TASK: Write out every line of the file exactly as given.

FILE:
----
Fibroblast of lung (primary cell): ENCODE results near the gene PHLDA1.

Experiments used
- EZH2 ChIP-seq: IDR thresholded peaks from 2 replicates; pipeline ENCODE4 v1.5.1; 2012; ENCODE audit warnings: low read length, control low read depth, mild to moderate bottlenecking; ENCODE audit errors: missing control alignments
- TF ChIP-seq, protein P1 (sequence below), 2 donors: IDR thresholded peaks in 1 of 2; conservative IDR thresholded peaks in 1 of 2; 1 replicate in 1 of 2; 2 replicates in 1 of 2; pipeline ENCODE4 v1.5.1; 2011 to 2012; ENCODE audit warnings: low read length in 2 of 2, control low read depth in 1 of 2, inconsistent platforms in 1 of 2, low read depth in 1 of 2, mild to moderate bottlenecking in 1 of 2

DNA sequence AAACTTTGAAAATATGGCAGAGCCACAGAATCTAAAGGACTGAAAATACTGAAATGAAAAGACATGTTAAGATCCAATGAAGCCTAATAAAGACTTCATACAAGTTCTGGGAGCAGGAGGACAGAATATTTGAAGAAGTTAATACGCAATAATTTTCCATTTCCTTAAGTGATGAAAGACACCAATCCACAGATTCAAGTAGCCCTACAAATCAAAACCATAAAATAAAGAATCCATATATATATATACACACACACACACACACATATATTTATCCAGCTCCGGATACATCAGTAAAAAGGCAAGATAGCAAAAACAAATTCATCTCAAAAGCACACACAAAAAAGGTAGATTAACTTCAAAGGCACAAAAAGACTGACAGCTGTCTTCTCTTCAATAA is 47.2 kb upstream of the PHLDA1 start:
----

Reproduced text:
Fibroblast of lung (primary cell): ENCODE results near the gene PHLDA1.

Experiments used
- EZH2 ChIP-seq: IDR thresholded peaks from 2 replicates; pipeline ENCODE4 v1.5.1; 2012; ENCODE audit warnings: low read length, control low read depth, mild to moderate bottlenecking; ENCODE audit errors: missing control alignments
- TF ChIP-seq, protein P1 (sequence below), 2 donors: IDR thresholded peaks in 1 of 2; conservative IDR thresholded peaks in 1 of 2; 1 replicate in 1 of 2; 2 replicates in 1 of 2; pipeline ENCODE4 v1.5.1; 2011 to 2012; ENCODE audit warnings: low read length in 2 of 2, control low read depth in 1 of 2, inconsistent platforms in 1 of 2, low read depth in 1 of 2, mild to moderate bottlenecking in 1 of 2

DNA sequence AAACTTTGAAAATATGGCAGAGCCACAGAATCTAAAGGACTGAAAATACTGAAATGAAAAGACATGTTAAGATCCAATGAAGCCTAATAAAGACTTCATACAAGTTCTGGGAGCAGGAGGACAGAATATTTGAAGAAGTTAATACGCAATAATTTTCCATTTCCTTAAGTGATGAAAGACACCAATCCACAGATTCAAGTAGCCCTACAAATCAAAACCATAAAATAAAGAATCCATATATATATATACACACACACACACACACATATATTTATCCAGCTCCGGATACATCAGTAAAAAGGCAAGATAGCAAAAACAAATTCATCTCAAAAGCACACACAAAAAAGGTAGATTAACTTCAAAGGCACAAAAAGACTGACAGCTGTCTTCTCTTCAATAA is 47.2 kb upstream of the PHLDA1 start: